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Biogeography of the túngara frog, Physalaemus pustulosus: a molecular perspective
- WEIGT, LEE A., CRAWFORD, ANDREW J., RAND, A. STANLEY, RYAN, MICHAEL J.
- Molecular ecology 2005 v.14 no.12 pp. 3857-3876
- alleles, biogeography, evolution, frogs, genetic variation, geographical variation, loci, Panama, South America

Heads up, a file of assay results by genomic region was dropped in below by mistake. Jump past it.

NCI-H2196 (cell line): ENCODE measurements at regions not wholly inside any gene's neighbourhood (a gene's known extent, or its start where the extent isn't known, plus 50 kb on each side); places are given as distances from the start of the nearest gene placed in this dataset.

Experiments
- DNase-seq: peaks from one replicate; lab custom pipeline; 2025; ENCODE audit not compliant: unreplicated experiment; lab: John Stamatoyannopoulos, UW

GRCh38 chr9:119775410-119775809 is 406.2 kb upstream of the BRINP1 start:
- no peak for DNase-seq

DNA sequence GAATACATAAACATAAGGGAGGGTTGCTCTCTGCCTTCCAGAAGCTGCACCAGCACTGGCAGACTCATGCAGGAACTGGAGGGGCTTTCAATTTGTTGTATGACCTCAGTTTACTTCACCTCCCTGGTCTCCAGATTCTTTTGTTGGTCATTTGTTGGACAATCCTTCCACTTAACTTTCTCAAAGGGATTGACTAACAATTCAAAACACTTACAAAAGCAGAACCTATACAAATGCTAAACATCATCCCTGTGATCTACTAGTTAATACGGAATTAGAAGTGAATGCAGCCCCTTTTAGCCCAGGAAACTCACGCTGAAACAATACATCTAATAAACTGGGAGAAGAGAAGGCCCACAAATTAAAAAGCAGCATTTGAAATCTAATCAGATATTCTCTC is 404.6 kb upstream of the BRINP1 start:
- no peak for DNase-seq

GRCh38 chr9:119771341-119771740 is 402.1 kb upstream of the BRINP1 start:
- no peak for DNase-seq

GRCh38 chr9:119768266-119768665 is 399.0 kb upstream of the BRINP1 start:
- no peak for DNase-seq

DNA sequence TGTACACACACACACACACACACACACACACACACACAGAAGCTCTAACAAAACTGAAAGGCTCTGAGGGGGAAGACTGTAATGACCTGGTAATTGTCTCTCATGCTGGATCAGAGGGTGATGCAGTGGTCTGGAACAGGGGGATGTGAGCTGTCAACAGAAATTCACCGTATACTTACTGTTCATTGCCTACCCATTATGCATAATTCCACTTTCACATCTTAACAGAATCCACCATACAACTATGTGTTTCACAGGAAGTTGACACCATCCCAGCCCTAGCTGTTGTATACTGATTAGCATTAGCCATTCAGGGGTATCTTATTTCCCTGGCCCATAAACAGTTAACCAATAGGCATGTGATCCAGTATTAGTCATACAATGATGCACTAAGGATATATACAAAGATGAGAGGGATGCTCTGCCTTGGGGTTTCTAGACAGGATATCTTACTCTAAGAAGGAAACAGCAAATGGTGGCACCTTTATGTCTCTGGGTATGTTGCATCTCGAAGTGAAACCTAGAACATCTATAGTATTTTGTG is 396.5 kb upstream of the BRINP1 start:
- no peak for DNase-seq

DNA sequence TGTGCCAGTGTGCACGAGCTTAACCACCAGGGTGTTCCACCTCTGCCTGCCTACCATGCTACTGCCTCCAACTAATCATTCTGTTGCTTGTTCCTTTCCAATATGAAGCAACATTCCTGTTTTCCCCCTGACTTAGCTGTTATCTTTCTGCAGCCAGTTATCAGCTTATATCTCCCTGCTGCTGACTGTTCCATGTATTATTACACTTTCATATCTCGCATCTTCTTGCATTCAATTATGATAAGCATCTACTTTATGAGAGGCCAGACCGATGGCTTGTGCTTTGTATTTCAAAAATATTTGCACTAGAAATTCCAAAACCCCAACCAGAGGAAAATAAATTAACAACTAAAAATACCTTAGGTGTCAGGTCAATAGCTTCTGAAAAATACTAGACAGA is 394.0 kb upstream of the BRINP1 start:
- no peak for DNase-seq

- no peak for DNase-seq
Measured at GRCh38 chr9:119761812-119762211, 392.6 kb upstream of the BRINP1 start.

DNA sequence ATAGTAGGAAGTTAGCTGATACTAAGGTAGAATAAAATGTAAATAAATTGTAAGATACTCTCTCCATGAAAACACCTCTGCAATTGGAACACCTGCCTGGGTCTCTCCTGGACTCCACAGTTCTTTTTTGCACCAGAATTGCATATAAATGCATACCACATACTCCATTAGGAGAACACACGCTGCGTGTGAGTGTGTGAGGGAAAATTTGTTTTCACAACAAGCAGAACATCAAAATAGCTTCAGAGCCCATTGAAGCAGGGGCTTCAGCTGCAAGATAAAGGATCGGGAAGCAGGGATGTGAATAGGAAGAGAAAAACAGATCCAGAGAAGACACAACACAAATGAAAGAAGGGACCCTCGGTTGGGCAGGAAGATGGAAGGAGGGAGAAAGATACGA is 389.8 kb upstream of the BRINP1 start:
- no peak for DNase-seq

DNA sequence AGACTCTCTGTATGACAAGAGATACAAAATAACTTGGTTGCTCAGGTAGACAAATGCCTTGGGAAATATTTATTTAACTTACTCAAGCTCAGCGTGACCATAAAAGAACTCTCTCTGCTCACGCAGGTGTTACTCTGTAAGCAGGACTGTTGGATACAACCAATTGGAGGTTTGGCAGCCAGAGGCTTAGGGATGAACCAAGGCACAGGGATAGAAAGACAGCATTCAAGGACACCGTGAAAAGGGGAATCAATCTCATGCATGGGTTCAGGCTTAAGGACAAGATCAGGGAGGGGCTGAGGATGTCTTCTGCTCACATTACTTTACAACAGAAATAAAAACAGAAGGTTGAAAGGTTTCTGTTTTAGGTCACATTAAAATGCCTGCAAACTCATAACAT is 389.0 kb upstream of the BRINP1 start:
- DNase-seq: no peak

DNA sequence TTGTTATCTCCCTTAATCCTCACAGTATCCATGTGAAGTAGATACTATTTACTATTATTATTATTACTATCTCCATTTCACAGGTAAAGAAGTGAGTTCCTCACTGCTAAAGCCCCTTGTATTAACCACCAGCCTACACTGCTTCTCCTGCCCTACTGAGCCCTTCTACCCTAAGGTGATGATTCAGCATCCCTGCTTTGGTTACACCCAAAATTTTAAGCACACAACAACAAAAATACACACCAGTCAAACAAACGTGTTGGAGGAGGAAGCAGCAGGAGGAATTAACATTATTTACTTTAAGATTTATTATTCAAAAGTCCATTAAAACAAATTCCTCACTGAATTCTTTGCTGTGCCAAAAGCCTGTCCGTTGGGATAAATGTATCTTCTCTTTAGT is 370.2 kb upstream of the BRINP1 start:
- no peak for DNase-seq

- Physalaemus pustulosus, a small leptodactylid frog with South American affinities, ranges across northern South America through Middle America to southern Mexico. To investigate its geographic variation and evolutionary origins, we analysed the presumptive gene products of 14 allozyme loci and sequenced a portion of the mitochondrial COI gene from individuals sampled throughout the distribution. Generally, allozyme dissimilarities and sequence divergences are correlated with each other and with geographic proximity. The greatest discontinuity in genetic variation was found between populations in Middle America vs. South America + Panama. Based on two Bayesian MCMC (Markov chain Monte Carlo) divergence time estimates involving two independent temporal constraints, the timing of the separation of northern and southern túngara frog lineages is significantly older than the time since completion of the current Panama land bridge. P. pustulosus first invaded Middle America from South America about 6-10 million years ago giving rise to the northern lineage. The southern lineage then invaded Panama independently after land bridge completion. Despite millions of years of independent evolution, the multilocus allozyme data revealed that western Panama populations represent a contact zone containing individuals with alleles from both groups present.